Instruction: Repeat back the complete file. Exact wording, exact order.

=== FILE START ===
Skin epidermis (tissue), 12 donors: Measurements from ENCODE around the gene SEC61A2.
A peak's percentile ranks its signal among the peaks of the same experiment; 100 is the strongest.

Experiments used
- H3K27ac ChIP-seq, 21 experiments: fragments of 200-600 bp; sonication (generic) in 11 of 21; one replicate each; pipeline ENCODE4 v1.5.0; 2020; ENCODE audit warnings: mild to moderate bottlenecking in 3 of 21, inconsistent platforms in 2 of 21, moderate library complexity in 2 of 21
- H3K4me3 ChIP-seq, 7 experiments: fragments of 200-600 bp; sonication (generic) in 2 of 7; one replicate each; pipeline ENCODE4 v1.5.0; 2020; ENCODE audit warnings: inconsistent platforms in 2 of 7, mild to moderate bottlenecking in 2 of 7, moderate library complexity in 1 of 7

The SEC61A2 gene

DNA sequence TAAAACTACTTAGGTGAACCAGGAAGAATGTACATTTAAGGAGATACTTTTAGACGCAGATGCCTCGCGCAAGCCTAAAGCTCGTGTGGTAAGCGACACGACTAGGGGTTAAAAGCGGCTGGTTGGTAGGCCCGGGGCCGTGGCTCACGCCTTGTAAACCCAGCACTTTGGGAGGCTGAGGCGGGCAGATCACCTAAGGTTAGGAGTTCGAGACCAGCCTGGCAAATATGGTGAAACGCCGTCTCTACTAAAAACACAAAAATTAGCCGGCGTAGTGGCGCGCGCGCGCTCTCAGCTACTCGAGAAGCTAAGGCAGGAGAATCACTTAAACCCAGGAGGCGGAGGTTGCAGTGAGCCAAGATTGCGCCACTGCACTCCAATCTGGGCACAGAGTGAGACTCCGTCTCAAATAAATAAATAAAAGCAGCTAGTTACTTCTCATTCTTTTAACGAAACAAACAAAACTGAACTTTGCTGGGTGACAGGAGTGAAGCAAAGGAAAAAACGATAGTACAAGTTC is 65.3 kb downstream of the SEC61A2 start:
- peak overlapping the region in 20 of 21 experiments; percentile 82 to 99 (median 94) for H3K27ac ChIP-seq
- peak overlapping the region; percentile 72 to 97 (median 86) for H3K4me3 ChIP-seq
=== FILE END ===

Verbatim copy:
Skin epidermis (tissue), 12 donors: Measurements from ENCODE around the gene SEC61A2.
A peak's percentile ranks its signal among the peaks of the same experiment; 100 is the strongest.

Experiments used
- H3K27ac ChIP-seq, 21 experiments: fragments of 200-600 bp; sonication (generic) in 11 of 21; one replicate each; pipeline ENCODE4 v1.5.0; 2020; ENCODE audit warnings: mild to moderate bottlenecking in 3 of 21, inconsistent platforms in 2 of 21, moderate library complexity in 2 of 21
- H3K4me3 ChIP-seq, 7 experiments: fragments of 200-600 bp; sonication (generic) in 2 of 7; one replicate each; pipeline ENCODE4 v1.5.0; 2020; ENCODE audit warnings: inconsistent platforms in 2 of 7, mild to moderate bottlenecking in 2 of 7, moderate library complexity in 1 of 7

The SEC61A2 gene

DNA sequence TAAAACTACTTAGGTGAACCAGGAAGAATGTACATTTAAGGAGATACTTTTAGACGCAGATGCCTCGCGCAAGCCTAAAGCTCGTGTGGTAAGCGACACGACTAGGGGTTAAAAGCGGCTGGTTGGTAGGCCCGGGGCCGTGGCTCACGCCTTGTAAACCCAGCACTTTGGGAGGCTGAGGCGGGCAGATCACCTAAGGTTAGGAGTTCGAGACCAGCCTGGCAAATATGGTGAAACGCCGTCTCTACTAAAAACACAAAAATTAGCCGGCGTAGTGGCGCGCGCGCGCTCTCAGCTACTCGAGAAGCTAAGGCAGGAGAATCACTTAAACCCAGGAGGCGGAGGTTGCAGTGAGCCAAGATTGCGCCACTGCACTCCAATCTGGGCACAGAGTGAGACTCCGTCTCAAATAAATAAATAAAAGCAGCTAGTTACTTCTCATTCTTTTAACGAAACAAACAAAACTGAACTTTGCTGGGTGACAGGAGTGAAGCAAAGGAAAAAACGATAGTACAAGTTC is 65.3 kb downstream of the SEC61A2 start:
- peak overlapping the region in 20 of 21 experiments; percentile 82 to 99 (median 94) for H3K27ac ChIP-seq
- peak overlapping the region; percentile 72 to 97 (median 86) for H3K4me3 ChIP-seq